WALNUT CREEK, Calif. (KGO) --It was a blazing day as temperatures soared toward triple digits in some areas on Sunday. It forced people across the Bay Area to find ways to keep cool.
A group of pug owners in Walnut Creek headed right for the nearest shade after their usual Sunday meeting got a little overheated.
"We have lots of water," said dog owner Will Howard. "I like to drop their feet in, it cools them off the fastest."
Karen Franklin drove her dogs out of the Central Valley to escape the blazing heat there.
"107 at 5 p.m.," she said. "It's still hot here, but better."
But not when it comes to fire danger. Everywhere you look, tall grass is baked to tinder dry perfection.
Firefighters in Fremont put out a small grass fire on Stenhammer Drive on Sunday.
Crews in Contra Costa County are on high alert. They warn the public to be careful.
"When someone uses a weed eater, all it takes is a metal blade to spark on a rock," said Mike Jarske with CAL-FIRE. "Amazing how quickly it can take off."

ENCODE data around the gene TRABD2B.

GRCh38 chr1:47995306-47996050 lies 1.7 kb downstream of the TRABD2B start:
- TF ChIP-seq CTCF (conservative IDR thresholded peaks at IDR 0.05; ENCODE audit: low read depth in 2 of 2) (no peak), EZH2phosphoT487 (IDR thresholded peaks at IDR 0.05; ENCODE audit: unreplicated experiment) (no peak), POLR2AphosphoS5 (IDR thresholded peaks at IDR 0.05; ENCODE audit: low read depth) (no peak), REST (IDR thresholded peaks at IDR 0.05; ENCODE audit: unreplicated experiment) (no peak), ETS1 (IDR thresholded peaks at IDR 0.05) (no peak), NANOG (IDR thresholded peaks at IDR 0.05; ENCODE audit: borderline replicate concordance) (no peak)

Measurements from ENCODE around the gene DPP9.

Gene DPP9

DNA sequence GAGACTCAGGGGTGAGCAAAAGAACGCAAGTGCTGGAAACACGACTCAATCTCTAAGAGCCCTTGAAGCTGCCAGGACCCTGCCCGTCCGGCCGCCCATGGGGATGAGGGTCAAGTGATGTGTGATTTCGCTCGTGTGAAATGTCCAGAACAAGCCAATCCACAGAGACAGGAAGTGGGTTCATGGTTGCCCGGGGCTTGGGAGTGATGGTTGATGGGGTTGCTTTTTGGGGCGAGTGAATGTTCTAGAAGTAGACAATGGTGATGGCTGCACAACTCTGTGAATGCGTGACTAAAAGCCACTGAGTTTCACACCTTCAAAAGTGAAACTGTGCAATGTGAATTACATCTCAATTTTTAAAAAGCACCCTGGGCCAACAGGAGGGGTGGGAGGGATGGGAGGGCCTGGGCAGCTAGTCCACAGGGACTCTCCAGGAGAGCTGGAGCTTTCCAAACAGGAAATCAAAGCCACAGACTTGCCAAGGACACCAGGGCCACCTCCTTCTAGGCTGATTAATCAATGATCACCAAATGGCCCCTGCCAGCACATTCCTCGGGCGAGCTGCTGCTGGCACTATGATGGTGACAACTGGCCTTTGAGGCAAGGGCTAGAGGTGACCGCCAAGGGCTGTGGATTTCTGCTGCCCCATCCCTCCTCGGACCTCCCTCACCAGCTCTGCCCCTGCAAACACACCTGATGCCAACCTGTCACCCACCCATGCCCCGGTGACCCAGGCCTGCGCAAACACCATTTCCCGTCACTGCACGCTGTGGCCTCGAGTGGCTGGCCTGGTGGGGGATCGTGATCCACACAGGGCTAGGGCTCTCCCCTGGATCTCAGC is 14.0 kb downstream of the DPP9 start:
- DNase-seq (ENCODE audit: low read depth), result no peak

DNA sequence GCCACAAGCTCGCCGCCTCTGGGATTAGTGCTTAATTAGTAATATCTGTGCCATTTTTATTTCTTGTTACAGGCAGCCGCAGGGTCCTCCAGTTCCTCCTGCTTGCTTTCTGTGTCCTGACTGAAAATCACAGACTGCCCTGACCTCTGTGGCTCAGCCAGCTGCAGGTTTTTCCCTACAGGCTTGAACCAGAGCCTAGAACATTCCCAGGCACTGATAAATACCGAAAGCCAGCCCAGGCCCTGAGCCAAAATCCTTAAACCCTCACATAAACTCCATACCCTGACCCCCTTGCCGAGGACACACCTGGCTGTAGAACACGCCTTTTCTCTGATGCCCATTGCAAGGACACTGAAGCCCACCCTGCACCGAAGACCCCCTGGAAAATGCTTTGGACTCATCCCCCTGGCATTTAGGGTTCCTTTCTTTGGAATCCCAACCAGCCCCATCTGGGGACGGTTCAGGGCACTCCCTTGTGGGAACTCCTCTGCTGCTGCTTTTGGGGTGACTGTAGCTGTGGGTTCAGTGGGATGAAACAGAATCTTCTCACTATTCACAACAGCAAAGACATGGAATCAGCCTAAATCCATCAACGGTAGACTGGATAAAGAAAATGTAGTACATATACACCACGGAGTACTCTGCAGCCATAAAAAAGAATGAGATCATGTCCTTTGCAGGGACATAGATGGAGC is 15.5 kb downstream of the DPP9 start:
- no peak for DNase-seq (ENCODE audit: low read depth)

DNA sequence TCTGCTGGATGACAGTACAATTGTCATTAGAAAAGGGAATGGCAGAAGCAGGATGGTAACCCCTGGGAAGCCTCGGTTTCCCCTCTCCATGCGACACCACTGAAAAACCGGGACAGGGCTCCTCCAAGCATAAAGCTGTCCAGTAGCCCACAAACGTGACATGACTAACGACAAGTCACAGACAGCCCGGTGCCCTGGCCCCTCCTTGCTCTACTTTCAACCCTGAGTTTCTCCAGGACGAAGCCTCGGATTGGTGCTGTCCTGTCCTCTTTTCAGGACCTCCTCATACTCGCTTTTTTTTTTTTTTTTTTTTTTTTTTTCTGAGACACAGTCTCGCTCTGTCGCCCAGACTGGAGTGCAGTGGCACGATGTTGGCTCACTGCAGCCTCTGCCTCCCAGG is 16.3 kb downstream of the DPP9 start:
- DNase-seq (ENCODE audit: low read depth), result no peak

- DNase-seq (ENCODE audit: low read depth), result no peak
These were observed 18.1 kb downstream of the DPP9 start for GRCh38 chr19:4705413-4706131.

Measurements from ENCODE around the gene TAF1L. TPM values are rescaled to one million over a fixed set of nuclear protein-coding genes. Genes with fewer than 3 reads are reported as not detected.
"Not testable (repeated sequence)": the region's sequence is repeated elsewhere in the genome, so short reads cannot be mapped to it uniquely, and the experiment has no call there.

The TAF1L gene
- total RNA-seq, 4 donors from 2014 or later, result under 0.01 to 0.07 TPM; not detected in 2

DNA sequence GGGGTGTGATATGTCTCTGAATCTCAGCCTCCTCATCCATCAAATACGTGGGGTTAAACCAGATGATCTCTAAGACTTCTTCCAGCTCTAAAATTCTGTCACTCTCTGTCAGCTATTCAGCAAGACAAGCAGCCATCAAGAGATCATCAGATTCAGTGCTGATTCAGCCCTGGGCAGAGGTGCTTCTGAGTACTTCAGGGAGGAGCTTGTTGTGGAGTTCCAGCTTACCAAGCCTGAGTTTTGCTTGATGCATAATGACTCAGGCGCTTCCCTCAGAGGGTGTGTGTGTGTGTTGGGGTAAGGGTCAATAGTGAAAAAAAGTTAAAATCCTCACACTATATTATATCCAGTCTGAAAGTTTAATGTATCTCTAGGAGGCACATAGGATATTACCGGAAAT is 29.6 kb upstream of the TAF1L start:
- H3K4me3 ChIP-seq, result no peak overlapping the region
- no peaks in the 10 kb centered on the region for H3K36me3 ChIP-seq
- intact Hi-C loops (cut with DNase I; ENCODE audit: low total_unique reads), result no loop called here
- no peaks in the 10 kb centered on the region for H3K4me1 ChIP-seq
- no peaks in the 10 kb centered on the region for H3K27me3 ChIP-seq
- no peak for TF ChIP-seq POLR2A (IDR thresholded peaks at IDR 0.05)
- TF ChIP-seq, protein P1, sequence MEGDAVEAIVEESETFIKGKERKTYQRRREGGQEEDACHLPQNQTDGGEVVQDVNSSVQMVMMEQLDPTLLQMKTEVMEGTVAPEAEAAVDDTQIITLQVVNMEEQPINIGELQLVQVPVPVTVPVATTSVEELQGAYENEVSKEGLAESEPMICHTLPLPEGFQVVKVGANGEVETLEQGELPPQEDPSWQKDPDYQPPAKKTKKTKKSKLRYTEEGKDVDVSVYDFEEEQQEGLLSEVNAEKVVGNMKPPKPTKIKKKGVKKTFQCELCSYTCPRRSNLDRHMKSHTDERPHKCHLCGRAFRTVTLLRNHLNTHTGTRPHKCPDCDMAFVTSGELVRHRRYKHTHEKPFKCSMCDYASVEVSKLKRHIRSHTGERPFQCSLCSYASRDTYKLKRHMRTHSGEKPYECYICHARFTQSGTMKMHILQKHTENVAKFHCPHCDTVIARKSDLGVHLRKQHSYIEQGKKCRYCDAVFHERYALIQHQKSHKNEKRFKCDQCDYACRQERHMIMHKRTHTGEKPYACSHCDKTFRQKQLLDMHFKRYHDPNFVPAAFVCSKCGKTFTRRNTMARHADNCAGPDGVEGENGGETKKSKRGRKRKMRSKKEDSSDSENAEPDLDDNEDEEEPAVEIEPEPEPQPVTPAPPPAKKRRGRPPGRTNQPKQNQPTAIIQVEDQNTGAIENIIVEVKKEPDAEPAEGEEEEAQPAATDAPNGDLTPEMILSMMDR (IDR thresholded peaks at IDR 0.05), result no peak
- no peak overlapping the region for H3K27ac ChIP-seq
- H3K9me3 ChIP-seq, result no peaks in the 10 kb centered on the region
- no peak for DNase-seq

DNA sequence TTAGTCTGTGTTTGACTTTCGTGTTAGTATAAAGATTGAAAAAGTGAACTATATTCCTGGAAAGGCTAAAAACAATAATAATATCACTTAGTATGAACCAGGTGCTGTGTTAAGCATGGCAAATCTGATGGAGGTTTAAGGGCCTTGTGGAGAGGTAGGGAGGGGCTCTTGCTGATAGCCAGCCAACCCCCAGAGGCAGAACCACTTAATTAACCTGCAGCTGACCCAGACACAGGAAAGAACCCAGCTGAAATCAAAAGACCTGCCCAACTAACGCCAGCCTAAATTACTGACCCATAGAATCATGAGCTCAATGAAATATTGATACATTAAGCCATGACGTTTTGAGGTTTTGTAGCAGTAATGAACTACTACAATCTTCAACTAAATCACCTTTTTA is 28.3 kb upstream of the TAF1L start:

That's what happened near Pleasanton on Saturday. A one acre fire was started by a man mowing some tall grass. He was cited by police.
As temperatures continue to soar, the Bay Area Air Quality Management District is calling a second consecutive Spare the Air Day for the region on Monday.
The alert was issued as air district officials predict a high level of air pollution and smog throughout the Bay Area.
They expect temperatures on Monday to range from the high 70s in coastal areas to up to 103 degrees.
Air district officials say the best way to cut the smog is by driving less.
"To avoid unhealthy air quality and congestion on Bay Area roads, it's crucial that commuters find a better way to work than driving alone," air district Executive Officer Jack Broadbent said.
Broadbent encouraged commuters to do their part by taking advantage of the Bay Area Commuter Benefits Program, which requires employers with at least 50 fulltime workers to offer commute benefits to their employees.
The air district calls Spare the Air Days when ozone pollution is expected to reach unhealthy levels, triggering asthma and causing throat irritation, chest pain, congestion and worsening bronchitis and emphysema.
(ABC7 News reporter Cornell Barnard and Bay City News contributed to this report)